doing this that I might be missing? Something that won't turn into a
maintenance nightmare?

Thanks

Jul 20 '05 #2

P: n/a
headware wrote:
Hi, I have a general design questions. I'm making a site that has two
frames, one on the left for navigational menus and one on the right
for displaying the contents of the site. <snip> This would have worked fine except that some pages allow the user
to access other pages without using menu on the left. The problem
there is that if a page that isn't part of an expanded menu item takes
you to another page that *is* part of an expanded menu item, the menu
won't expand, since the javascript only runs if you click the menu
item hyperlinks in the left pane.
This problem can be solved in at least a few ways. I could take the
javascript out of the menu pages and put it in the onLoad event of
every display page so that when that page displays, it changes the
left frame to display the proper menu for that page (expanded or
collapsed). This has potential in that pages could include common code to cause menu
update based on their URL. I would not, however, attempt to get document
page code to *perform* menu update. More some kind of notification to
let frameset or contents page code know that the document frame URL has
changed.

Or I could connect the javascript to the hyperlinks that move you from pages with collapsed menus to pages with expanded menus. Bad idea, no disagreement. Horrible maintenance problem.
Neither of those solutions sounds all that good because every time you
right a new page you have to remember to put the javascript in there
if it's going to affect the menu frame. Is there any other way of
doing this that I might be missing?

I have used the 'notification' solution with no action taken if the
notified URL is not in the menu. Essentially common menu interface code
goes in a template file for frameset documents.

Another idea might be to run a timer script in either the frameset or
contents page which checks for *changes* in the url of the document
frame, and if an inactive menu link points to it, update the menu frame.
This suggests even static menu pages loaded from the server need to know
where hidden menu links lead.

There might be a small delay before menus update themselves (which is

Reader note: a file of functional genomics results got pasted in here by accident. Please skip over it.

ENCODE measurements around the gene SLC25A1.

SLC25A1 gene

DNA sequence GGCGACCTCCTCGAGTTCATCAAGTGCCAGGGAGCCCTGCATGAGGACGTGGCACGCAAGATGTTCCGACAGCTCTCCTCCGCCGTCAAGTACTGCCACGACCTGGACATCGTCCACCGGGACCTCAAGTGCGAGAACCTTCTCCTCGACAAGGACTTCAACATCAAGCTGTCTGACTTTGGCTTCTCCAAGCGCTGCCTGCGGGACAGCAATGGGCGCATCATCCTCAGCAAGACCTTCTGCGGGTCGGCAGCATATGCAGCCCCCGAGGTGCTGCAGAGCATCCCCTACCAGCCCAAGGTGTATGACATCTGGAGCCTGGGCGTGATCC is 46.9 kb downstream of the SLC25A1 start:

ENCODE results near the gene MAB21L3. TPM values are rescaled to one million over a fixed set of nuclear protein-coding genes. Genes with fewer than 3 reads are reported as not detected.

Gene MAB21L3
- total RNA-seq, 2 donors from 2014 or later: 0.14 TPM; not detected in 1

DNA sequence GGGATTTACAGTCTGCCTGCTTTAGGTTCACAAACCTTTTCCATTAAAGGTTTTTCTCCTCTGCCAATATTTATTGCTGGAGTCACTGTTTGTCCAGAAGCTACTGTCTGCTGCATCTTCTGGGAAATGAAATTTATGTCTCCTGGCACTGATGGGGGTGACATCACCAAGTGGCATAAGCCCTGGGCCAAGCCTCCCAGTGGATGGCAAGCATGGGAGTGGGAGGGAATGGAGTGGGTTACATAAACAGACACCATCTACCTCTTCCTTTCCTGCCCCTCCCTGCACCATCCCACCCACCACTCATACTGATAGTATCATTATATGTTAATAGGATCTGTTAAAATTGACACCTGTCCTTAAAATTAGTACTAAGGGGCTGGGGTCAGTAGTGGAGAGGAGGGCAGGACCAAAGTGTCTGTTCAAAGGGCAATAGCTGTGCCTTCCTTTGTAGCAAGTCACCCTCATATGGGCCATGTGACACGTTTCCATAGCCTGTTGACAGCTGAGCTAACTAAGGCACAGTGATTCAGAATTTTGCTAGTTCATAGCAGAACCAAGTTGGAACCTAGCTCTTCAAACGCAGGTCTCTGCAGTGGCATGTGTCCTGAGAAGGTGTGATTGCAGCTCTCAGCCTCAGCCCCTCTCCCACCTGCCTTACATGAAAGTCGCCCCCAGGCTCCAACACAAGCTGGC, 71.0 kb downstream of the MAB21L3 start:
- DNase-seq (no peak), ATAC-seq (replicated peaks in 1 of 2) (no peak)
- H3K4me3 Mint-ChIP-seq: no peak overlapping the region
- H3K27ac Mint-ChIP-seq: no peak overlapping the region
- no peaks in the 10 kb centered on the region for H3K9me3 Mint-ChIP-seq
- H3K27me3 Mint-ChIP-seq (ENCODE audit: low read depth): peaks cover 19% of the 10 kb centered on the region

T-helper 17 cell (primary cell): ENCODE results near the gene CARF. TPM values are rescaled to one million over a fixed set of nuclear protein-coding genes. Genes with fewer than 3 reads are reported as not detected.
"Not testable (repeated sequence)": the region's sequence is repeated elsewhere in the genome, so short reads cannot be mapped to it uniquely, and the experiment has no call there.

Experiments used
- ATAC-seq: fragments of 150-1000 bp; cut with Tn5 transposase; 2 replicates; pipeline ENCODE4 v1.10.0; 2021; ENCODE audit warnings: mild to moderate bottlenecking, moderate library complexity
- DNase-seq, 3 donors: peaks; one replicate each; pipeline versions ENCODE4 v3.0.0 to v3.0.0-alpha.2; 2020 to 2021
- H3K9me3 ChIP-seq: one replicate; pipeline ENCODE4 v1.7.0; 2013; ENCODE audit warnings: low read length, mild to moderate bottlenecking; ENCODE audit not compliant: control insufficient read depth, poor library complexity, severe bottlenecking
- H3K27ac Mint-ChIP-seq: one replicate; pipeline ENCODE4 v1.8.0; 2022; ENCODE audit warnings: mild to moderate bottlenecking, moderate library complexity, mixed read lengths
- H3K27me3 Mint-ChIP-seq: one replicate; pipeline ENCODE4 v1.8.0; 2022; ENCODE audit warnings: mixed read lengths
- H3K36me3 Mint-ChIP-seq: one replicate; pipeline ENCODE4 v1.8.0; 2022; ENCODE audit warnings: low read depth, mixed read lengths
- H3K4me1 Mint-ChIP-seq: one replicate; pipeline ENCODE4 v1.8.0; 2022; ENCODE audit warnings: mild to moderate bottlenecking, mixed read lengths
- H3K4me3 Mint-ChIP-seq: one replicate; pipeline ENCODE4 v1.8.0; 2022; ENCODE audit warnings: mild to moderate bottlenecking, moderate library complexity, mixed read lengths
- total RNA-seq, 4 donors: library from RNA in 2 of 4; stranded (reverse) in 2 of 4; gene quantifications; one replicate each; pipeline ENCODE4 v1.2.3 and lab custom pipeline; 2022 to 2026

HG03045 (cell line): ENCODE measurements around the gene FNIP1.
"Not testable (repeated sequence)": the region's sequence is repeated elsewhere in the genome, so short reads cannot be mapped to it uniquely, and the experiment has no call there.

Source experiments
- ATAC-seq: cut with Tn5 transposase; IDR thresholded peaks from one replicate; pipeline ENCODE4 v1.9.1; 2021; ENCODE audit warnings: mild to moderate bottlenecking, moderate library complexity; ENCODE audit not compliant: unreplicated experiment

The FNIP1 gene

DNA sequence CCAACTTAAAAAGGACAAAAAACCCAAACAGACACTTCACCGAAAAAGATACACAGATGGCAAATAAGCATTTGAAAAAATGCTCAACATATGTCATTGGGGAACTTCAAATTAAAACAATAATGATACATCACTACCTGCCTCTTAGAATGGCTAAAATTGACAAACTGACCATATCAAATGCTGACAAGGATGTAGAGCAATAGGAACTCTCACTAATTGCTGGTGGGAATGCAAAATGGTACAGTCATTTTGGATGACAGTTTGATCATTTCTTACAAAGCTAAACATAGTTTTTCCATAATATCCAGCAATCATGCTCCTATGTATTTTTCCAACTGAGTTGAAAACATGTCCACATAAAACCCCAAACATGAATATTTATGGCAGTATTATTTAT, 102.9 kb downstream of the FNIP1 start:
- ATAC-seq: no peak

exactly what I think menus should do) but this might actually be better
than page loading scripts using a notification scheme - clicking a menu
item to load a document frame can cause duplicate tracking if menu item
click and page loading both trigger contents tracking without additional
code to prevent the duplication.

Obviously a fully expanded contents page should be loaded initially by
the frameset for use in javascript disabled browsers.
Hope it helps,
Dom


Jul 20 '05 #3

P: n/a
Thanks for the reply. Those are good suggestions. But, why do you
think it's a bad idea for the document page to do the actual changing
of the menu page? All it would really require is some simple code like

parent.menu.location = "MyMenu.aspx";

Do you think this could lead to maintenance issues?

Thanks,
Dave

Dom Leonard <do*************@senet.andthis.com.au> wrote in message news:<YB*****************@nnrp1.ozemail.com.au>...
headware wrote:
Hi, I have a general design questions. I'm making a site that has two
frames, one on the left for navigational menus and one on the right
for displaying the contents of the site.

<snip>
This would have worked fine except that some pages allow the user
to access other pages without using menu on the left. The problem
there is that if a page that isn't part of an expanded menu item takes
you to another page that *is* part of an expanded menu item, the menu
won't expand, since the javascript only runs if you click the menu
item hyperlinks in the left pane.
This problem can be solved in at least a few ways. I could take the
javascript out of the menu pages and put it in the onLoad event of
every display page so that when that page displays, it changes the
left frame to display the proper menu for that page (expanded or
collapsed).

This has potential in that pages could include common code to cause menu
update based on their URL. I would not, however, attempt to get document
page code to *perform* menu update. More some kind of notification to